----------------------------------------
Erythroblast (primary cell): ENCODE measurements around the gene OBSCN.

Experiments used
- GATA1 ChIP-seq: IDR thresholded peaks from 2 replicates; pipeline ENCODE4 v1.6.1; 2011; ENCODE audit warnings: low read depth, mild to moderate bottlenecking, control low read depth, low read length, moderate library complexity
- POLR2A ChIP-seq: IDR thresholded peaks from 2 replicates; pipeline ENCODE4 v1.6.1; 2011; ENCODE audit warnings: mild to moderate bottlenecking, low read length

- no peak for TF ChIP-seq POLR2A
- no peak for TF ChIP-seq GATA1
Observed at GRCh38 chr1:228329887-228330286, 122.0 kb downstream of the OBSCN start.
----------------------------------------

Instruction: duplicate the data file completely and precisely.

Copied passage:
Erythroblast (primary cell): ENCODE measurements around the gene OBSCN.

Experiments used
- GATA1 ChIP-seq: IDR thresholded peaks from 2 replicates; pipeline ENCODE4 v1.6.1; 2011; ENCODE audit warnings: low read depth, mild to moderate bottlenecking, control low read depth, low read length, moderate library complexity
- POLR2A ChIP-seq: IDR thresholded peaks from 2 replicates; pipeline ENCODE4 v1.6.1; 2011; ENCODE audit warnings: mild to moderate bottlenecking, low read length

- no peak for TF ChIP-seq POLR2A
- no peak for TF ChIP-seq GATA1
Observed at GRCh38 chr1:228329887-228330286, 122.0 kb downstream of the OBSCN start.